Literature: Biag ni Lam-ang
The Ilocano Biag ni Lam-ang is the oldest recorded Philippine folk epic and the only complete epic to come down from the Christian Filipino groups.
Biag ni Lam-ang (English: “The Life of Lam-ang”) is an epic poem of the Ilokano people from the Ilocos region of the Philippines. Recited and written in its original Iloko, the poem is believed to be a composite work of various poets who passed it on through the generations, and was first transcribed around 1640 by a blind Ilokano bard named Pedro Bucaneg. Its earliest stages of composition occurred during the pre-Hispanic period of the Philippines, and it is one of the greatest pieces of Ilokano literature in the Philippines.
The narrative is a mix of adventure and romance with exciting and unpredictable plot turns. The epic poem details the customs, culture, traditions, and beliefs of the pre-Colonial Ilokano people. The story presents some of the qualities and values espoused by the ethno-linguistic group–adventurous, hardy, and brave–as personified by the hero, Lam-ang. The moral of the epic is that life is full of trials and problems; one must be strong and must accept this reality.
From WikiPilipinas – Hip and Free Philippine Encyclopedia
At birth, Lam-Ang was already able to speak. He gave himself his own name, chose his own godparents and also asked for his father. But Lam-ang’s father, Don Juan, went away to fight an evil tribe of Igorots nine months before Lam-ang’s birth. Don Juan died at the hands of the tribe and was beheaded. His head was set as a prize at the village’s center. Due to Don Juan’s absence at the birth of his son, Lam-ang set out to find his father.
With the assistance of a different tribe of Igorots, Lam-ang was able to avenge his father’s death. Using a single spear, he defeated every one of the headhunters of the warring Igorot tribe.
When Lam-ang went to bathe in the Amburayan River on his way home, the water was immediately dirtied by his blood-stained body. The water became so muddied with blood that all its living creatures crawled out of it and died.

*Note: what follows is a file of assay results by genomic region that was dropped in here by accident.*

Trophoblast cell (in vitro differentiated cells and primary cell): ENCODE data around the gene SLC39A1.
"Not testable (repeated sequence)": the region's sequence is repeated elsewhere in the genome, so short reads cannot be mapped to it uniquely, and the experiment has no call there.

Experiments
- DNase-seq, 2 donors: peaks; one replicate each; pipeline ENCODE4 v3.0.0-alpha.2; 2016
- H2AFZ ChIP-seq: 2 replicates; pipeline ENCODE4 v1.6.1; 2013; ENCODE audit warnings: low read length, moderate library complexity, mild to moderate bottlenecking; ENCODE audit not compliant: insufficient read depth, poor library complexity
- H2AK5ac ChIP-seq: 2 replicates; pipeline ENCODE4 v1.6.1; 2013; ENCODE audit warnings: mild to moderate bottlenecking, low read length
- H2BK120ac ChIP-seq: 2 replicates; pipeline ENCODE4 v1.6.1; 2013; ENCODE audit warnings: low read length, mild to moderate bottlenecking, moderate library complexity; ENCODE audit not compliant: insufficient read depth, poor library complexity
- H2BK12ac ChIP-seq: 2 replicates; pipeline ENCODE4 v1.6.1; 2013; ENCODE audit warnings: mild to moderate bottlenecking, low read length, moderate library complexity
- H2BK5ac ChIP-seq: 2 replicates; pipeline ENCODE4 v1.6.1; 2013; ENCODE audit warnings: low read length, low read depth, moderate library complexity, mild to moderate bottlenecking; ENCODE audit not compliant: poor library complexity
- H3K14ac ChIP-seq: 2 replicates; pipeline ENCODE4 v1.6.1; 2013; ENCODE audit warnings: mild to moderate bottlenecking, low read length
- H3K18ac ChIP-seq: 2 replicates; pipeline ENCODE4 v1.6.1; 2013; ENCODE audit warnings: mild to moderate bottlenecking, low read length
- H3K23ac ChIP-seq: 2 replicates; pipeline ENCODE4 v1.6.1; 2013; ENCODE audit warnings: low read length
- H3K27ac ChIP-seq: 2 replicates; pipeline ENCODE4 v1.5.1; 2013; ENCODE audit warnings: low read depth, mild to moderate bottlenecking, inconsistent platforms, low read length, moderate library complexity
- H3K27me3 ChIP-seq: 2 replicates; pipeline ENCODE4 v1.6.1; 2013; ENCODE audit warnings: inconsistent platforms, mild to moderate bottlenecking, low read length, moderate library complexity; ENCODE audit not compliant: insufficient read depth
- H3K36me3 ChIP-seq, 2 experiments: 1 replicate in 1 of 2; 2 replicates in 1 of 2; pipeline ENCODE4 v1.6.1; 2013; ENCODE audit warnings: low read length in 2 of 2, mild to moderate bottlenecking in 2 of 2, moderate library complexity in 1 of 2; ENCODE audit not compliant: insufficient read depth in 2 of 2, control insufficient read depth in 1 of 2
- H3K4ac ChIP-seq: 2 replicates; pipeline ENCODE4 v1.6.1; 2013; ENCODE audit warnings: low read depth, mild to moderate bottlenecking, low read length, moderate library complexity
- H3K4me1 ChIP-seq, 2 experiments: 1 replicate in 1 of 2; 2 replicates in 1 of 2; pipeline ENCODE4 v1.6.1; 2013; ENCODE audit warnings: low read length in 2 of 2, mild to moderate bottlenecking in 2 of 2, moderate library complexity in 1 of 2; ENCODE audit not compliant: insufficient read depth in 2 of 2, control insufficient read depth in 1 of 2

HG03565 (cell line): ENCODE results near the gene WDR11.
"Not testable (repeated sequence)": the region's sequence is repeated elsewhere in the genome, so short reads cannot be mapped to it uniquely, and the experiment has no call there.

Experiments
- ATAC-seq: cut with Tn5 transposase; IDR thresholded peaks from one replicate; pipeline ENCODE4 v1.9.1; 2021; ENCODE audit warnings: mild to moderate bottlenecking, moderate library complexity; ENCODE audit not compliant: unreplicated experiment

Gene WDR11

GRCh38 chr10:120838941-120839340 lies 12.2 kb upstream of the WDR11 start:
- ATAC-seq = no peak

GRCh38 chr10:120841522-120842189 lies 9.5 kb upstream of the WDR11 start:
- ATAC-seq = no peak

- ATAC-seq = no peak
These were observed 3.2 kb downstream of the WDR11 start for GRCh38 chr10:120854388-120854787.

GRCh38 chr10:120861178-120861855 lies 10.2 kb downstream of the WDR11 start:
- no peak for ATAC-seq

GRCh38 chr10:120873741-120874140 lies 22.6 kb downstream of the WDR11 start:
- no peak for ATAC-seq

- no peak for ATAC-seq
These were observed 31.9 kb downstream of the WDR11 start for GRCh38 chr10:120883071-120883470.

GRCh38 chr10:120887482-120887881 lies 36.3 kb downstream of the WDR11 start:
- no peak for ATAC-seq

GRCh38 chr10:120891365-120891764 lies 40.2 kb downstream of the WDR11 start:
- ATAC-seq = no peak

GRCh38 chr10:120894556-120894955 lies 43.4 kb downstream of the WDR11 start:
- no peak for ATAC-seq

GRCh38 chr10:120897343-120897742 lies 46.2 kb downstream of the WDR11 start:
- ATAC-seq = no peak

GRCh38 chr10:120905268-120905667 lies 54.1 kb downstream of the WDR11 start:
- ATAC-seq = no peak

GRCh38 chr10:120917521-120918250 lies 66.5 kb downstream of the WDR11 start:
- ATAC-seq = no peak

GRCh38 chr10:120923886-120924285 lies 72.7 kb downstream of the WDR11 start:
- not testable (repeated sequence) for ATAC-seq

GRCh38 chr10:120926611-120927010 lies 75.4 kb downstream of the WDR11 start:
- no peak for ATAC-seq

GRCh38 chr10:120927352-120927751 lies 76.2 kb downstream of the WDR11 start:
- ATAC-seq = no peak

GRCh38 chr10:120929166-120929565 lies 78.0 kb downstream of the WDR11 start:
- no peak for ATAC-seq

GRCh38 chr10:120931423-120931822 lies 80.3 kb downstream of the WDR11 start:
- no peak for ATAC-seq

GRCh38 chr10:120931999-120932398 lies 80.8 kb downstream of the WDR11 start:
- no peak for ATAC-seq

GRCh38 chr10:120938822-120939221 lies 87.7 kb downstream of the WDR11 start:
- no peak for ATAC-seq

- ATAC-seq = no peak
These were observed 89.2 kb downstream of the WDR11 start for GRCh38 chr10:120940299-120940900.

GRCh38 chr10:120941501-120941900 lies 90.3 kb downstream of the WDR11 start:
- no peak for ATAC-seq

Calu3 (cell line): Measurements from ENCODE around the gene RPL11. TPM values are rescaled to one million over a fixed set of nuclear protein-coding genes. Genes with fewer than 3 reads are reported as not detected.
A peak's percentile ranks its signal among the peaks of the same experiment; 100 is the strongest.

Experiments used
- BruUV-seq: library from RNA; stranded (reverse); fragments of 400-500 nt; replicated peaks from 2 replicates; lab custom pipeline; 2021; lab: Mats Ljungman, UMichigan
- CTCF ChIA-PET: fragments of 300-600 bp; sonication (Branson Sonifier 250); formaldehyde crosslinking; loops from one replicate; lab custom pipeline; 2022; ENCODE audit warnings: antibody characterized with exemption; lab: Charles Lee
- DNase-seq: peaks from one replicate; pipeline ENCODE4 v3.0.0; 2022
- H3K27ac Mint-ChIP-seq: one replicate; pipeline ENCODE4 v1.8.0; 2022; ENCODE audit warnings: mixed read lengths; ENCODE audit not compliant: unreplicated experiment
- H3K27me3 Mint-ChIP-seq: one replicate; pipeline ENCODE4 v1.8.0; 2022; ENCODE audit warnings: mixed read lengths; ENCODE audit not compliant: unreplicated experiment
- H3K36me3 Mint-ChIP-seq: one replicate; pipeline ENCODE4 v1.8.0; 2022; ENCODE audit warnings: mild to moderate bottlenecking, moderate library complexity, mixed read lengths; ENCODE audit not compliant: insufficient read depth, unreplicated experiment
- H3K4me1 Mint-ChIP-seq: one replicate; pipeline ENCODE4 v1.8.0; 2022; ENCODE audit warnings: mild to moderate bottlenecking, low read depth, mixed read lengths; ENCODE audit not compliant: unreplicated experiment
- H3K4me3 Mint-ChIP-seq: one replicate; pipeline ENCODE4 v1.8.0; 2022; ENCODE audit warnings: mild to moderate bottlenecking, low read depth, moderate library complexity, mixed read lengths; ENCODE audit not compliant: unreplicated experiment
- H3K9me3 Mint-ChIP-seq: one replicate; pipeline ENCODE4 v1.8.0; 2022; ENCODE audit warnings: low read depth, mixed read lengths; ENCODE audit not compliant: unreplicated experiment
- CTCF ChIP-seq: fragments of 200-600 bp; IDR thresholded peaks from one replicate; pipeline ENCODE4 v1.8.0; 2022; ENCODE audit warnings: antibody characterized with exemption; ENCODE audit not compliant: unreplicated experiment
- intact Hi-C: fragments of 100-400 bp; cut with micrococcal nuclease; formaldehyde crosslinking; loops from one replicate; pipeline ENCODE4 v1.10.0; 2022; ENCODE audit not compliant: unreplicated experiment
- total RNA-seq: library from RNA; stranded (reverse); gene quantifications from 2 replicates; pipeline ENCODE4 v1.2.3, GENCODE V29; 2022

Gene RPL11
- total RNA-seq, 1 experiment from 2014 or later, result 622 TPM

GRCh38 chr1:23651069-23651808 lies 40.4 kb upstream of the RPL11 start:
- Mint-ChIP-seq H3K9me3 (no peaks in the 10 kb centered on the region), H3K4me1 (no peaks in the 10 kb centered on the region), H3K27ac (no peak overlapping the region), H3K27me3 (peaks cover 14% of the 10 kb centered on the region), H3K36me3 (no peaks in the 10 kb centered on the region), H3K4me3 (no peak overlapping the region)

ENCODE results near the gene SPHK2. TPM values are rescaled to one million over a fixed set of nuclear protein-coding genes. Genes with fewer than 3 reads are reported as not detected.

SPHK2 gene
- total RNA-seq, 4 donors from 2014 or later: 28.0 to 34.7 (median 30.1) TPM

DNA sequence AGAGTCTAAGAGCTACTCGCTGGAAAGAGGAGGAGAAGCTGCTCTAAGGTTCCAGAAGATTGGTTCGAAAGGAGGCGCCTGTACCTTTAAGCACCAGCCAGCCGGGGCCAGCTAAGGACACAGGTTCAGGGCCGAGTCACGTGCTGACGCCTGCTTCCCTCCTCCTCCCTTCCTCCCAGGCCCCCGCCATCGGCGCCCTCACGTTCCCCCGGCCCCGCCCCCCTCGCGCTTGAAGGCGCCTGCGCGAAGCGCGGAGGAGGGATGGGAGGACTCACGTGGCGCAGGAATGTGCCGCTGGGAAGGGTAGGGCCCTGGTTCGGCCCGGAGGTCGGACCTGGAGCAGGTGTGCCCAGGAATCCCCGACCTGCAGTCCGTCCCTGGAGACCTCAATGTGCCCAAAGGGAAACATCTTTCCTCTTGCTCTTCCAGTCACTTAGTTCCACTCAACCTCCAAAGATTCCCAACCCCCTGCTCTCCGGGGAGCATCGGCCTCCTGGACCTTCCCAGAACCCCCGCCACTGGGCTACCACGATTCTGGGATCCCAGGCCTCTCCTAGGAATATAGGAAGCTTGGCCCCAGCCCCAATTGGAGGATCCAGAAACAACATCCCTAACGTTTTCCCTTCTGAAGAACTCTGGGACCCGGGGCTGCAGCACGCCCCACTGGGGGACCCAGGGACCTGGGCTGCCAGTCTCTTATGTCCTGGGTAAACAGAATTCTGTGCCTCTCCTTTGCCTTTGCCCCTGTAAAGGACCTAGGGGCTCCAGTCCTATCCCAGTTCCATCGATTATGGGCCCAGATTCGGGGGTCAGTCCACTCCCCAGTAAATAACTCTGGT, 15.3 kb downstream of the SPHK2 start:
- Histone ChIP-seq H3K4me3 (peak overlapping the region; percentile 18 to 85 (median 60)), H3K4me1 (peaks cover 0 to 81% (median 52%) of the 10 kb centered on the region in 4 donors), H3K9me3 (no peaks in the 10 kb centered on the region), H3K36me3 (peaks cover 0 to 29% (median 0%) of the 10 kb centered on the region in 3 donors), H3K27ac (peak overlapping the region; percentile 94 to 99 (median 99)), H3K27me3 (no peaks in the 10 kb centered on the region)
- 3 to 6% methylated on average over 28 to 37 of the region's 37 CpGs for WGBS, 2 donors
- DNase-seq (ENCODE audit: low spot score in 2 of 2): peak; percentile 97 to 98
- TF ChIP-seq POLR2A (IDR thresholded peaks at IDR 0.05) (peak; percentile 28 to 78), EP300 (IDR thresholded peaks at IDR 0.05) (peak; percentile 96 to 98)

The day after his return, Lam-ang told his mother, Ina Namongan, that he wished to take a wife. As Lam-ang was endowed with supernatural powers, he was able to foretell that he would marry a woman called Ines Kannoyan who lived in a place called Calanutian. And so Lam-ang set off on his journey to win his wife. With him were his pet rooster and dog. On the way, Lam-ang had to fight a large-eyed man called Sumarang, whom he defeated in the encounter.
Ines Kannoyan was very beautiful. When Lam-ang arrived, Ines Kannoyan’s house was so crowded by her suitors that Lam-ang was able to enter her house only by walking over the suitors’ heads and climbing through a window.
Ines Kannoyan was impressed by Lam-ang’s strength and abilities. By flapping its wings, Lam-ang’s rooster was able to bring down Ines Kannoyan’s long house. And with a bark, Lam-ang’s dog was able to raise the long house again.
Despite having won Ines Kannoyan’s favor, Lam-ang still could not marry her because her parents wanted a dowry from the hero. At this, Lam-ang promised to come back in a week with his mother and the dowry.
Lam-ang went home to prepare a rich dowry. He had a house adorned with gold and filled it with gifts of fruit, jewels, and other riches. When Lam-ang returned to Ines Kannoyan’s family to present the dowry, they were so impressed that they had they held the wedding immediately.
After this, Lam-ang was asked to catch fish from the Aburayan River. Diving into the water, the hero was swallowed by the great river monster, Berkakan. Ines Kannoyan was in terrible grief over the death of her husband.
Lacay Marcos, an old diver from the village, was asked to retrieve Lam-ang’s remains after Berkakan had expelled them. Lam-ang’s rooster and dog performed magical rites over his remains, and Lam-ang was brought back to life.